Arctic Monkeys “Tranquility Base Hotel & Casino”

9AE2F5C2-C67A-4B36-988B-AE4EC38BB7CC

Here’s my 10 cents on the recent release by these icons of British music.

The Arctic Monkeys are not the same band they were in 2006 with “Whatever People say I am….” but twelve years on their songwriting and musicianship have matured, wonderfully.

“Tranquility Base Hotel & Casino” is varied, complex and above all box-fresh.

I suspect the intention may be for it to be seen as a concept album – and here an ace is scored. It is also aimed at dissuading the purchase of single tracks – the scourge of the album market – and arguably disrespectful to an artist’s creative intentions.

As a piece of standalone mastery, it is a class all its own. That said stand-out tracks for me include the title track, “Four Out Of Five”, the more classic AM “Science Fiction” and “The Ultracheese”. Alex’s delivery is as usual, Sheffield steel and the reverb is wonderful.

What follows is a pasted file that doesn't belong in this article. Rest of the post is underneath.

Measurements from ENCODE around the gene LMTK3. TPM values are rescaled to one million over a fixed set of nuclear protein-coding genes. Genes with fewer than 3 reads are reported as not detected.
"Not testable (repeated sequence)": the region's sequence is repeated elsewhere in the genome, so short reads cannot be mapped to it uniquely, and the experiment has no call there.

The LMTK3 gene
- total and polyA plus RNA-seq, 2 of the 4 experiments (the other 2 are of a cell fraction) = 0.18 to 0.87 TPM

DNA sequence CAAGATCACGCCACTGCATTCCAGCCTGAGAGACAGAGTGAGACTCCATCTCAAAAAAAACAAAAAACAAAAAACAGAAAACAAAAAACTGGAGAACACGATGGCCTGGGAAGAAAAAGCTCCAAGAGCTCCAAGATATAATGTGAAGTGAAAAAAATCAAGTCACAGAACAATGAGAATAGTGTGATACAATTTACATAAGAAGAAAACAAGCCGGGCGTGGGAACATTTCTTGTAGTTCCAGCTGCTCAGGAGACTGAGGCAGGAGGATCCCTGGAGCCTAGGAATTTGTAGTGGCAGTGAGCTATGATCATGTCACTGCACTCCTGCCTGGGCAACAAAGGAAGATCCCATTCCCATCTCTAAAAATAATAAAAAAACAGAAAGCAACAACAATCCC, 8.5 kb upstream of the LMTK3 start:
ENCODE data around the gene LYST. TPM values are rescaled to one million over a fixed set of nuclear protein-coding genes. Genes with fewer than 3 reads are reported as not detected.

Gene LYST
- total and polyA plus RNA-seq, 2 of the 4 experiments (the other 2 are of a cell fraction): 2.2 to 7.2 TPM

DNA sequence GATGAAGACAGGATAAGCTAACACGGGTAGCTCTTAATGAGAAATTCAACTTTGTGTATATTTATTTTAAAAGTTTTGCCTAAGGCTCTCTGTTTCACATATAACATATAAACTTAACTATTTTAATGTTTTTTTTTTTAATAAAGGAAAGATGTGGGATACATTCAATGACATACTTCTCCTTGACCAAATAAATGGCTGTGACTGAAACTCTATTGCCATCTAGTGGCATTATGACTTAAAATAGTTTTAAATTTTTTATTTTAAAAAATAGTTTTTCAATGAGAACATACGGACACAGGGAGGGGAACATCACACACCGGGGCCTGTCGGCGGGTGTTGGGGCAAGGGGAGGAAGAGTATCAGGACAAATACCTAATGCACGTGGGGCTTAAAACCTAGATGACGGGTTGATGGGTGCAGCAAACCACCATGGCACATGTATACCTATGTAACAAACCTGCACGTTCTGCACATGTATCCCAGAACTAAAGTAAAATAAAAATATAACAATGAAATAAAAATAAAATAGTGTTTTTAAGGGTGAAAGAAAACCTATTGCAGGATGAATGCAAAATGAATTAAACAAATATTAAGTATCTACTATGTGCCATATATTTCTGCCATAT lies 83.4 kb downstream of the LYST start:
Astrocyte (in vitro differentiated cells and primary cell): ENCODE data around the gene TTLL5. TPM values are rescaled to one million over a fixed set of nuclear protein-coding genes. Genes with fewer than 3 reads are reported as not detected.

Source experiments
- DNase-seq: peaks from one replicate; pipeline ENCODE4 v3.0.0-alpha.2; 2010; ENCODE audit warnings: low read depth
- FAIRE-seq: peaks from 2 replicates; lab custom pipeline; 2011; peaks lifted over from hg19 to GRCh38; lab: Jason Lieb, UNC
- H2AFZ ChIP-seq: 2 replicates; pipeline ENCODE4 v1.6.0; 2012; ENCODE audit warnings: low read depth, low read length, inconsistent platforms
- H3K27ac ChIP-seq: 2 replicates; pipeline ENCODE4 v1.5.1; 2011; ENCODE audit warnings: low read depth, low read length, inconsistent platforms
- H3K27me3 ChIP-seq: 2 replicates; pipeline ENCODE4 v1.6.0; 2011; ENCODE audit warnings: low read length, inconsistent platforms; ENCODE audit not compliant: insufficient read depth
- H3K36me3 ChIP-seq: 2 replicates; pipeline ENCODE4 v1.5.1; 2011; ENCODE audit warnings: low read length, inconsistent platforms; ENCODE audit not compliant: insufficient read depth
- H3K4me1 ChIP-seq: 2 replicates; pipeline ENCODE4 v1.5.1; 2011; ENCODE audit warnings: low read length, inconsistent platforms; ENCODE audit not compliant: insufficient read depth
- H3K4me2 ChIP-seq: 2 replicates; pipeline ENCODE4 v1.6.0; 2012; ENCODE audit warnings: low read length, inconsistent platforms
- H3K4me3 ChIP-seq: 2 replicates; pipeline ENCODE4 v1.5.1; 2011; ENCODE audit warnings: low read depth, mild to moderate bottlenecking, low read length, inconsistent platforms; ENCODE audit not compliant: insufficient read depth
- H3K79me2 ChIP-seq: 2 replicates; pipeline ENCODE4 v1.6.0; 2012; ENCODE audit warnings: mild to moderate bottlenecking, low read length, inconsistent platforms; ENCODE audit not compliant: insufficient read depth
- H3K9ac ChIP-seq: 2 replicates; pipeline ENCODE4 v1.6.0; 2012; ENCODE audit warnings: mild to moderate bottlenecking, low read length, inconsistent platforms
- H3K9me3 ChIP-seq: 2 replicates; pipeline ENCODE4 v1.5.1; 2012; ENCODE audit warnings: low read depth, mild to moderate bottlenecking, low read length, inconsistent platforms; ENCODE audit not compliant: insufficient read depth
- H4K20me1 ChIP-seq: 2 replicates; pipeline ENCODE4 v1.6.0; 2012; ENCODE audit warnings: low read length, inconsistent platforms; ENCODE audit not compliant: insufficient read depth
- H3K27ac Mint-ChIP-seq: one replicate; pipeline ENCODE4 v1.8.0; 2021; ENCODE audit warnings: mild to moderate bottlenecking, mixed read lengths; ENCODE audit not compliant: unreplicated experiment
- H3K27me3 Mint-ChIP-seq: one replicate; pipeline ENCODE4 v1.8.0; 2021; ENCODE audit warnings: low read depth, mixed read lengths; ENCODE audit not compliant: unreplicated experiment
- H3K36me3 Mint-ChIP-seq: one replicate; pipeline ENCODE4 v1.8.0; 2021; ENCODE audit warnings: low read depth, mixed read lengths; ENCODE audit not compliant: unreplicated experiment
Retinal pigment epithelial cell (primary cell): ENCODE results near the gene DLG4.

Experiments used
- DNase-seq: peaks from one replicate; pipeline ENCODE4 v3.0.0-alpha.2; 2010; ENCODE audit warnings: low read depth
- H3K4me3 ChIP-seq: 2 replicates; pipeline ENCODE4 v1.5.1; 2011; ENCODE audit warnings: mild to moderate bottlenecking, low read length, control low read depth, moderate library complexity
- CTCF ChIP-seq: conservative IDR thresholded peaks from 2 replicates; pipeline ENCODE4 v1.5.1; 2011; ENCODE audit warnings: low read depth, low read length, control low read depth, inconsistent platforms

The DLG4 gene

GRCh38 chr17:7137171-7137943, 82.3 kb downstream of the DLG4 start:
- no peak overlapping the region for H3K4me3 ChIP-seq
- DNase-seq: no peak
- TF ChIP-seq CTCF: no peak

The homage to Bowie is well done and there are so many film soundtracks and sound beds for commerials their music publishers must be thrilled!

Great job lads, brilliantly executed.

STOP PRESS:

In case you thought I was alone in loving this new album, then you’d be wrong! The judging panel of influential Q Magazine have just announced that “Tranquility Base Hotel & Casino” has been given the accolade of “Album of the Year 2018”.

Read the report here from the Irish Independent Tranquility Base Album of the Year 2018 – Q Magazine

Do yourself a favour and get a copy for the car and/or the turntable by clicking the Amazon link below the image on the album’s cover.

9AE2F5C2-C67A-4B36-988B-AE4EC38BB7CC

Tranquility Base Hotel + Casino

In case you have not already heard the stunning debut album by the Arctic Monkeys from 2006 “Whatever People Say I Am, That’s What I’m Not” please click on the Amazon link below the image to secure a CD or vinyl.

Remember this album not only won the Mercury Prize it was also the fastest selling debut Album ever in the history of the UK Charts!

72A07A62-3D2B-4660-9AF9-D3ED5442139D

Whatever People Say I Am, That’s What I’m Not

Image credits – with grateful thanks – Domino Recordings Limited